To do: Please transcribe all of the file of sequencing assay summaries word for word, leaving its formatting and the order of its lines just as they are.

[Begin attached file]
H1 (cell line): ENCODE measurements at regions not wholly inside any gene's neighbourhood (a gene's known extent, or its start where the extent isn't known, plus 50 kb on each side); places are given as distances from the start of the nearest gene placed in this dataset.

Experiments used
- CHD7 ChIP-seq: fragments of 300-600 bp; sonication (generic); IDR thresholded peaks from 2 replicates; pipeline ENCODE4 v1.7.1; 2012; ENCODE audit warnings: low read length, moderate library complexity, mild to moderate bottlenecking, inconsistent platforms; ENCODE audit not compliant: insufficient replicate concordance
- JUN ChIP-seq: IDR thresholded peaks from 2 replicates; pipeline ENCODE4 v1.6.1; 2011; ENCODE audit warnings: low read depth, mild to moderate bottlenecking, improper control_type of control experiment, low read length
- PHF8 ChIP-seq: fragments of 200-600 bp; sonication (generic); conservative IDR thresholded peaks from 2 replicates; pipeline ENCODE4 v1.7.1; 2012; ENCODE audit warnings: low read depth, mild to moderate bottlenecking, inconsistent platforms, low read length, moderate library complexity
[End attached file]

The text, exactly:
H1 (cell line): ENCODE measurements at regions not wholly inside any gene's neighbourhood (a gene's known extent, or its start where the extent isn't known, plus 50 kb on each side); places are given as distances from the start of the nearest gene placed in this dataset.

Experiments used
- CHD7 ChIP-seq: fragments of 300-600 bp; sonication (generic); IDR thresholded peaks from 2 replicates; pipeline ENCODE4 v1.7.1; 2012; ENCODE audit warnings: low read length, moderate library complexity, mild to moderate bottlenecking, inconsistent platforms; ENCODE audit not compliant: insufficient replicate concordance
- JUN ChIP-seq: IDR thresholded peaks from 2 replicates; pipeline ENCODE4 v1.6.1; 2011; ENCODE audit warnings: low read depth, mild to moderate bottlenecking, improper control_type of control experiment, low read length
- PHF8 ChIP-seq: fragments of 200-600 bp; sonication (generic); conservative IDR thresholded peaks from 2 replicates; pipeline ENCODE4 v1.7.1; 2012; ENCODE audit warnings: low read depth, mild to moderate bottlenecking, inconsistent platforms, low read length, moderate library complexity